To summarize and characterize the questions on initial applications for medical licensure (nonosteopathic) as they relate to applicants' mental health and substance abuse.
Collection and analysis of applications for initial medical licensure (nonosteopathic) from 50 states and the District of Columbia.
Nonosteopathic medical licensure applications of 47 states and the District of Columbia (N = 48).
Number of questions per application relating to mental health problems and substance abuse, in addition to time qualifiers (e.g., current difficulty, specified number of years in the past, ever) and impairment qualifiers (e.g., functional impairment, treatment, hospitalization) per question or set of questions for each area.
Of 48 applications analyzed, 41 (85%) inquired about mental health problems and 43 (90%) inquired about substance abuse. Most explored periods between the past 10 years and the present; functional impairment was the most common inquiry.
Applications for nonosteopathic medical licensure most often inquire about physicians' recent history of mental health and substance abuse problems as well as related functional impairment. Variation of items across state applications may have important implications for some physician applicants.
[Show abstract][Hide abstract] ABSTRACT: To encourage treatment of depression and prevention of suicide in physicians by calling for a shift in professional attitudes and institutional policies to support physicians seeking help.
An American Foundation for Suicide Prevention planning group invited 15 experts on the subject to evaluate the state of knowledge about physician depression and suicide and barriers to treatment. The group assembled for a workshop held October 6-7, 2002, in Philadelphia, Pa.
The planning group worked with each participant on a preworkshop literature review in an assigned area. Abstracts of presentations and key publications were distributed to participants before the workshop. After workshop presentations, participants were assigned to 1 of 2 breakout groups: (1) physicians in their role as patients and (2) medical institutions and professional organizations. The groups identified areas that required further research, barriers to treatment, and recommendations for reform.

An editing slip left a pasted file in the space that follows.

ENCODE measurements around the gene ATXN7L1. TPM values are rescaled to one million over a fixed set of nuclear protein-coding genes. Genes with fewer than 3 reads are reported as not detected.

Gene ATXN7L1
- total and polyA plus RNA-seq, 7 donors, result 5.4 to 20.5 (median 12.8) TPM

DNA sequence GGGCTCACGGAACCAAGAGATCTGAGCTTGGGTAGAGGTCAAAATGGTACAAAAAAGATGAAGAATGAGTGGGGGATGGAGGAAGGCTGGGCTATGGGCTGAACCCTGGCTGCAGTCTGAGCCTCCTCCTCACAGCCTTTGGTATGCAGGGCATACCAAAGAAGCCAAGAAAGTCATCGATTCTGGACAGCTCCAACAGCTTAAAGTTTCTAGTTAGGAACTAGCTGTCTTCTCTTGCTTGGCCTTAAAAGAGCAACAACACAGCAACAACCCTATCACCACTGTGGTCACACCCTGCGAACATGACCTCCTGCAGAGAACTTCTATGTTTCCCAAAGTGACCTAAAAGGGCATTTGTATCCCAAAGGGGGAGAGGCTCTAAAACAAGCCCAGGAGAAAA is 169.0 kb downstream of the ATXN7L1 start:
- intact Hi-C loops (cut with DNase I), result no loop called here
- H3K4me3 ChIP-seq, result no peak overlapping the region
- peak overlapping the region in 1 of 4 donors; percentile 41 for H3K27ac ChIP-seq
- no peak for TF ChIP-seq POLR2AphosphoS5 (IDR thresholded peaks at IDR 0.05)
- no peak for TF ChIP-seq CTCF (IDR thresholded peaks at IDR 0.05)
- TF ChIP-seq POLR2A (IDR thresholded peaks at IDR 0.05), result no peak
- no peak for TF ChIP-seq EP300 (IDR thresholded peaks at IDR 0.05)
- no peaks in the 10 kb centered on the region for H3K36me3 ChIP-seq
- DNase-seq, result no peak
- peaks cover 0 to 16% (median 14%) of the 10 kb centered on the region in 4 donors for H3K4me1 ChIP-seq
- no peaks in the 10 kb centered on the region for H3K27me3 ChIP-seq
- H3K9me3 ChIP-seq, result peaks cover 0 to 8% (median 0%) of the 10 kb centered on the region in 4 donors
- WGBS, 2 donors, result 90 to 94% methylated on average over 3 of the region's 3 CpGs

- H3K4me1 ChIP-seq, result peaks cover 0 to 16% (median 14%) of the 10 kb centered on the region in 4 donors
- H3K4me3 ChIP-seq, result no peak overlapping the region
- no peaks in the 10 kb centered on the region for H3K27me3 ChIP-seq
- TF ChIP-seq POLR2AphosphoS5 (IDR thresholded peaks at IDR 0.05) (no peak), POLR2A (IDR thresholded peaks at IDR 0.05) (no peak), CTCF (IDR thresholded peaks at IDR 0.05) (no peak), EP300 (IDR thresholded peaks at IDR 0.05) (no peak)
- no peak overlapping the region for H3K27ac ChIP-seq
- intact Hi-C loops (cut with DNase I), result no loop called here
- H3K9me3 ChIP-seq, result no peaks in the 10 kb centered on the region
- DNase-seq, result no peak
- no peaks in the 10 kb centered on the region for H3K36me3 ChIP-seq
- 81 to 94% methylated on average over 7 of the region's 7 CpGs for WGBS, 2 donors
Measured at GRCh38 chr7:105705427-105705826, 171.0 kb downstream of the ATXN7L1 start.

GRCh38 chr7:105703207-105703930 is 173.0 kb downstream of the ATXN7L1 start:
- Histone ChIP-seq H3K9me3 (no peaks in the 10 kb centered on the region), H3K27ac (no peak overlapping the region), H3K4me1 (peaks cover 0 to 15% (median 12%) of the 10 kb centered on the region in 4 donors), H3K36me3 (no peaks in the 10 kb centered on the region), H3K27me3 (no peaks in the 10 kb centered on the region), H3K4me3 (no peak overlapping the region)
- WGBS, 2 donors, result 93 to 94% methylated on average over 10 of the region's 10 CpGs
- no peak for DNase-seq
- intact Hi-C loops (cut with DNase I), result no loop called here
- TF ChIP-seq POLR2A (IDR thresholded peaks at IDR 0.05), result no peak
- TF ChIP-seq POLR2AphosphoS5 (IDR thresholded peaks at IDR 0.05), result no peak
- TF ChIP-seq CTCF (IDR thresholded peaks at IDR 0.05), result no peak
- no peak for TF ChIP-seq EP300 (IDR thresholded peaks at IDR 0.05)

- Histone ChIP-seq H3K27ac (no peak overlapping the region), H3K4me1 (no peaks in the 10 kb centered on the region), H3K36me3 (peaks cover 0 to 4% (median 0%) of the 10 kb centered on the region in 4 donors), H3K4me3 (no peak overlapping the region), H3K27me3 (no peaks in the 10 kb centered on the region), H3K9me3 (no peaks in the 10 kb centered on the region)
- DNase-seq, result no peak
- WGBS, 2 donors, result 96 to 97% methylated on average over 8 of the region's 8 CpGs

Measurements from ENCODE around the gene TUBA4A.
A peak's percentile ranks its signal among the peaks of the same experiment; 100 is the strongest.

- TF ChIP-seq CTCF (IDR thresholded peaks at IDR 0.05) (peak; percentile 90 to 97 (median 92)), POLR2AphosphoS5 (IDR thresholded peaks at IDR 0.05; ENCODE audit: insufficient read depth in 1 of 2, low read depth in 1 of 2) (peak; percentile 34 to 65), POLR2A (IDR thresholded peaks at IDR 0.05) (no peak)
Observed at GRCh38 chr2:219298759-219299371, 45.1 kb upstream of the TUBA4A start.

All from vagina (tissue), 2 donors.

This consensus statement emerged from a plenary session during which each work group presented its recommendations. The consensus statement was circulated to and approved by all participants.
The culture of medicine accords low priority to physician mental health despite evidence of untreated mood disorders and an increased burden of suicide. Barriers to physicians' seeking help are often punitive, including discrimination in medical licensing, hospital privileges, and professional advancement. This consensus statement recommends transforming professional attitudes and changing institutional policies to encourage physicians to seek help. As barriers are removed and physicians confront depression and suicidality in their peers, they are more likely to recognize and treat these conditions in patients, including colleagues and medical students.
JAMA The Journal of the American Medical Association 07/2003; 289(23):3161-6. DOI:10.1001/jama.289.23.3161 · 35.29 Impact Factor
[Show abstract][Hide abstract] ABSTRACT: The authors assessed whether current methods of evaluating residency applicants and residents identify psychiatrists who later develop evidence of impairment.
Residency admissions and performance data for all physicians who were enrolled in a psychiatry residency between 1965 and 1994 and who were referred to an impaired physician program up to 35 years later were matched for age and gender with a nonreferred physician from the same class.
There were no significant differences between groups in admission interview assessments, performance ratings, or narrative observations by faculty during residency.
Standard approaches do not identify physicians at risk of later impairment.
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